Manufacturing is not the only thing that sets SGJH apart from rivals in hand-crafted jewellery. Umesh prides himself on their huge design bank. “When I talk of designing facilities, I don’t mean just a few designers drawing designs. We have a design pool of more than 30,000 designs. That is a large pool for any jeweller globally. This has been built over 75 years,” he says. They have also signed on the likes of Sabyasachi Mukherjee and Abhishek Dutta to do a men’s line. “No jeweller in India has done it. We will have cuff links, tiepins and ear studs for one ear. We will not have nose pins, bracelets and rings. Of course, chains are there. We will also have a piercing service for men,” says Umesh.
How does it help to employ karigars instead of going around buying from goldsmiths? According to the brothers, family jewellers will not be able to maintain the purity of the gold even if their intentions are true. A family jeweller has to get it made by a karigar, who gives it to a sub karigar. “There is a lot of pilferage, loss of gold and all this is passed on to the customer. The quality cannot be uniform, while our products are hallmarked for purity,” says Umesh.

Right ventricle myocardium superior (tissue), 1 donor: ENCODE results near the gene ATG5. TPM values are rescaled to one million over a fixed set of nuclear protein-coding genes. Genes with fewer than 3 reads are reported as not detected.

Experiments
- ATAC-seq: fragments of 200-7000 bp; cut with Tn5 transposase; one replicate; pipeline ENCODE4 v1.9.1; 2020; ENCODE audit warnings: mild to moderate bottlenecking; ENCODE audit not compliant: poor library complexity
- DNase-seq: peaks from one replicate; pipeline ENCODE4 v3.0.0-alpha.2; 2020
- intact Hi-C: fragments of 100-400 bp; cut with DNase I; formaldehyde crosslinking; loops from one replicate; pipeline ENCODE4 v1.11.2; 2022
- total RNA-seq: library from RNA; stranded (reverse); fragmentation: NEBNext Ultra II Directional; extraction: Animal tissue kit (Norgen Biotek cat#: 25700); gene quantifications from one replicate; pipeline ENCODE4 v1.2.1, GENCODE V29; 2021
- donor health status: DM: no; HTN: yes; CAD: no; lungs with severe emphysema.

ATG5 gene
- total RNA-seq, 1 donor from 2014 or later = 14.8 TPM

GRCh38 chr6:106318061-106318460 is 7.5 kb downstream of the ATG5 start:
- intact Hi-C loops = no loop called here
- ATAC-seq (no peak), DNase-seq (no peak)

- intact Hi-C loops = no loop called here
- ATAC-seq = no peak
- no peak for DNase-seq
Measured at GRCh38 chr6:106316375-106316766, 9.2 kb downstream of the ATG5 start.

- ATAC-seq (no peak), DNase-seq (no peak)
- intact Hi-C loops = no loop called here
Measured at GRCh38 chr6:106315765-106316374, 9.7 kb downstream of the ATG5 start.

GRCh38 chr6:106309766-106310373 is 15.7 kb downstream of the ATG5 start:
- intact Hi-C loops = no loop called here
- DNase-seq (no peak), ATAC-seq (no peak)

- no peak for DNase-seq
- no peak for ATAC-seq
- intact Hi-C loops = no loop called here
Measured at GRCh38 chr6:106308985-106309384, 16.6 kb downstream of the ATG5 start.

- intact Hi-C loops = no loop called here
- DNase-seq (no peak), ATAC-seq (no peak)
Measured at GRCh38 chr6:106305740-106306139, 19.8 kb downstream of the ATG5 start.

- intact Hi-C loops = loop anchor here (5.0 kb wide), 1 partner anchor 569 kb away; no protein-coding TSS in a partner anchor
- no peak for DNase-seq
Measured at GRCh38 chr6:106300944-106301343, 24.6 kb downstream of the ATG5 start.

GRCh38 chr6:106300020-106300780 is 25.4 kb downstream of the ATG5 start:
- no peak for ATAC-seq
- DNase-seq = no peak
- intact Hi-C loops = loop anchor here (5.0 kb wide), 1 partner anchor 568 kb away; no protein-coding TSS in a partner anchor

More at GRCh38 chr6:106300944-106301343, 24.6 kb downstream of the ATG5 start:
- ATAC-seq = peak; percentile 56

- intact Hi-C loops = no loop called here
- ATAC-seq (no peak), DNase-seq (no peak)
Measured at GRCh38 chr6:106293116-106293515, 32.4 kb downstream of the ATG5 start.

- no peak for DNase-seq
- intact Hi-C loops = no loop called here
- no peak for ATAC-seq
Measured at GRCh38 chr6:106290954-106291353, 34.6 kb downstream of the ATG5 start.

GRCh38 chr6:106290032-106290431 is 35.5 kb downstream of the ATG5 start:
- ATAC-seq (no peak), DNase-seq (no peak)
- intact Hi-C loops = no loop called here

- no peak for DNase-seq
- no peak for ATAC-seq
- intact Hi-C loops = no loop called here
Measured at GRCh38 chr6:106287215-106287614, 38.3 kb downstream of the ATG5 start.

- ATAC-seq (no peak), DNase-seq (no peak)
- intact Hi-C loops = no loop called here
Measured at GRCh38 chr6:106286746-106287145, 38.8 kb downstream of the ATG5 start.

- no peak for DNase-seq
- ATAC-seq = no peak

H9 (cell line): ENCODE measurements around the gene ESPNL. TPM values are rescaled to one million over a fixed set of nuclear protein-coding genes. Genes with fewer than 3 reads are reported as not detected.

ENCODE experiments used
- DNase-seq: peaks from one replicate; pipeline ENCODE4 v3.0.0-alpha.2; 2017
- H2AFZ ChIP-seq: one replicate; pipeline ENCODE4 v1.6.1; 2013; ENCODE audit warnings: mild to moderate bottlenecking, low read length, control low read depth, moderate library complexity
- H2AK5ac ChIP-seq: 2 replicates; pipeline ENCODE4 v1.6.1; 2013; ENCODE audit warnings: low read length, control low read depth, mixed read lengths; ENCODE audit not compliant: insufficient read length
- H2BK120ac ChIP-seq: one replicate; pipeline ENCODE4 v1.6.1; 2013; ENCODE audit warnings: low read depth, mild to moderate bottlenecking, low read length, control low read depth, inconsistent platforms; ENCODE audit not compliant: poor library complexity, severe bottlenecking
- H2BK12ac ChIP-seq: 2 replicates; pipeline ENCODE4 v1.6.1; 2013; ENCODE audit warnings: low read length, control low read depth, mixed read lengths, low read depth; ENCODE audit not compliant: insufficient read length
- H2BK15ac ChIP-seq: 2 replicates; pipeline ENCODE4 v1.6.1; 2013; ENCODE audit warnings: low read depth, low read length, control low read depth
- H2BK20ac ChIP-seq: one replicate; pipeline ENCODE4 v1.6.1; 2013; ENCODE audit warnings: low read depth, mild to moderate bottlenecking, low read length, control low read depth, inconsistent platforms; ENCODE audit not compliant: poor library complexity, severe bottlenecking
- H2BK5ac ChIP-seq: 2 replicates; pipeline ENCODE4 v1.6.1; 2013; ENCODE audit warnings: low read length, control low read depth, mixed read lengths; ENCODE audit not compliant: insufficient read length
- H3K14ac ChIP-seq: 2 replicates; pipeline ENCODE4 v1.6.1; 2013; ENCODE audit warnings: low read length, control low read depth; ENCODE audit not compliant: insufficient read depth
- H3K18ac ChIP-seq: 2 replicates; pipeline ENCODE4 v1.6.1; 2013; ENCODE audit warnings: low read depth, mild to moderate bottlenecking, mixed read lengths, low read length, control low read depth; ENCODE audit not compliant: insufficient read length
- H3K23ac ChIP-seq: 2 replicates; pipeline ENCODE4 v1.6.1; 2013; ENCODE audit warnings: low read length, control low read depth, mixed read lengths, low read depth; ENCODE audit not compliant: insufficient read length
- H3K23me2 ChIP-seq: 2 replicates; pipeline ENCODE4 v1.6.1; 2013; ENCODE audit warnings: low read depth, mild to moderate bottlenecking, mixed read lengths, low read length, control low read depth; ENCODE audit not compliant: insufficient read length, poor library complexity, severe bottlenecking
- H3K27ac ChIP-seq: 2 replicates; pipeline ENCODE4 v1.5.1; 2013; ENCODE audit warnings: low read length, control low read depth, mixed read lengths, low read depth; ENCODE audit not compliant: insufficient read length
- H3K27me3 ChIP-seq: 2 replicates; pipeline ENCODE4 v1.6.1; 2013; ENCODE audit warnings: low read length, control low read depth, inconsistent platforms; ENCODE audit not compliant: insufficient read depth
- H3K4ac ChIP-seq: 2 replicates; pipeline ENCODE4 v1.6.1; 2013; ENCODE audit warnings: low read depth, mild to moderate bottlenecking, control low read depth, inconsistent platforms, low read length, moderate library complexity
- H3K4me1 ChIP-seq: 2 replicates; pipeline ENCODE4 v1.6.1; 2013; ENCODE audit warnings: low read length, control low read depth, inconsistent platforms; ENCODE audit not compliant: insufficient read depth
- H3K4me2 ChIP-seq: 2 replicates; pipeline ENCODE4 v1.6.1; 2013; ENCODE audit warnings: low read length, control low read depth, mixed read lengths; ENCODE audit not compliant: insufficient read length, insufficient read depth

Nillesh points out that karigars in traditional gold jewellery hubs such as Bowbazar work in dingy rooms, amid poisonous fumes. The modern factory ensures better quality control and safety. “We have purity testing machinery at every stage — right from melting to ball making to chain-wire drawing. We check (quality) at least four times. We check at every stage, with lasers. We have purchased 15 machines for our stores,” says Umesh.